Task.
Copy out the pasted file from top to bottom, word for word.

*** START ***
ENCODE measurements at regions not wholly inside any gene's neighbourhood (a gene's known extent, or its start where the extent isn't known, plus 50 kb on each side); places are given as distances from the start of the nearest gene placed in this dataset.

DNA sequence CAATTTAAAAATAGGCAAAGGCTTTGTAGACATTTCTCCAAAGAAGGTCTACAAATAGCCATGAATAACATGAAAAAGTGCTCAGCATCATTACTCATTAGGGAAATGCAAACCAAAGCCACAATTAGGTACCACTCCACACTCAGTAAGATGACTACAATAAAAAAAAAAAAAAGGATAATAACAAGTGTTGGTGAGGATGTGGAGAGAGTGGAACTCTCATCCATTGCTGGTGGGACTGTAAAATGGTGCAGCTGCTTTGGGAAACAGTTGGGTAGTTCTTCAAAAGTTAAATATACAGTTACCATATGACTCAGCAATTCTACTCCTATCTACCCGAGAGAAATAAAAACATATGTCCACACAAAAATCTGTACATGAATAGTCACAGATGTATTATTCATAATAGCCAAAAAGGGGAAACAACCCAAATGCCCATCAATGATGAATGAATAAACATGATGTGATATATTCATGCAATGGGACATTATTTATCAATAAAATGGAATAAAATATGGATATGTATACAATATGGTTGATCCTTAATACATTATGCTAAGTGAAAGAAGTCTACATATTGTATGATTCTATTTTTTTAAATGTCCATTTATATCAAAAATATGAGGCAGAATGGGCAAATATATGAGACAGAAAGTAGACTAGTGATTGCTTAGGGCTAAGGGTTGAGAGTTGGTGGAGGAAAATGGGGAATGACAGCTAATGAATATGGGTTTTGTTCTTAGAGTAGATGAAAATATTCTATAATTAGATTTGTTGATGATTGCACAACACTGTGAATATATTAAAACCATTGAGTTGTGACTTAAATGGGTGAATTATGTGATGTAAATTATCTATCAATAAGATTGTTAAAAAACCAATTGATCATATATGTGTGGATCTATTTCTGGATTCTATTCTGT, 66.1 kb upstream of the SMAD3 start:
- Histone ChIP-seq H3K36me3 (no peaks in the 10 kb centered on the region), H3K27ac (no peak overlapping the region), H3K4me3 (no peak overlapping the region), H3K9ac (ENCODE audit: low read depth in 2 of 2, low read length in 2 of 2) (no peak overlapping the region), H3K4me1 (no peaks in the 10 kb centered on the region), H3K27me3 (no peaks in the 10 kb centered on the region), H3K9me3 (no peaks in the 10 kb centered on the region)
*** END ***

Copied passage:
ENCODE measurements at regions not wholly inside any gene's neighbourhood (a gene's known extent, or its start where the extent isn't known, plus 50 kb on each side); places are given as distances from the start of the nearest gene placed in this dataset.

DNA sequence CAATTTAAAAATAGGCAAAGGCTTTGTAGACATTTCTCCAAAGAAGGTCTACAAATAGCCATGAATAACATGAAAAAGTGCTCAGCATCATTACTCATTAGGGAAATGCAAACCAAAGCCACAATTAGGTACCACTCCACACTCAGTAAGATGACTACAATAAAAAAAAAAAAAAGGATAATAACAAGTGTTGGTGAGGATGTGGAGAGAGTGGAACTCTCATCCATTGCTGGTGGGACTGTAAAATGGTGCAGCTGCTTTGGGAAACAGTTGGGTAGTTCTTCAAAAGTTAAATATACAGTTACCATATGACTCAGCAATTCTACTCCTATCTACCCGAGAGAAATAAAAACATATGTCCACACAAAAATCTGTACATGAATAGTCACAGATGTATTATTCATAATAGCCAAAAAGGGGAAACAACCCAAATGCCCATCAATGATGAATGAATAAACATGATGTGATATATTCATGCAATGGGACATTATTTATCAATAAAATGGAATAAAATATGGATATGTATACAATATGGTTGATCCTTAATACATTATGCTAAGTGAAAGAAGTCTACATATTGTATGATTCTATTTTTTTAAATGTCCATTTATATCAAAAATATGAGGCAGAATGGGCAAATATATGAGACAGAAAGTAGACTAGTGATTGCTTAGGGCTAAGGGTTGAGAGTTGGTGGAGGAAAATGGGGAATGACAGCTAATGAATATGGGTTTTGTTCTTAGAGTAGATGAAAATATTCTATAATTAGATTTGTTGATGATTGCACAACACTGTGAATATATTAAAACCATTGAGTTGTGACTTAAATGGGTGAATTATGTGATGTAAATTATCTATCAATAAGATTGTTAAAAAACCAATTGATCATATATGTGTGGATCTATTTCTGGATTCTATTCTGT, 66.1 kb upstream of the SMAD3 start:
- Histone ChIP-seq H3K36me3 (no peaks in the 10 kb centered on the region), H3K27ac (no peak overlapping the region), H3K4me3 (no peak overlapping the region), H3K9ac (ENCODE audit: low read depth in 2 of 2, low read length in 2 of 2) (no peak overlapping the region), H3K4me1 (no peaks in the 10 kb centered on the region), H3K27me3 (no peaks in the 10 kb centered on the region), H3K9me3 (no peaks in the 10 kb centered on the region)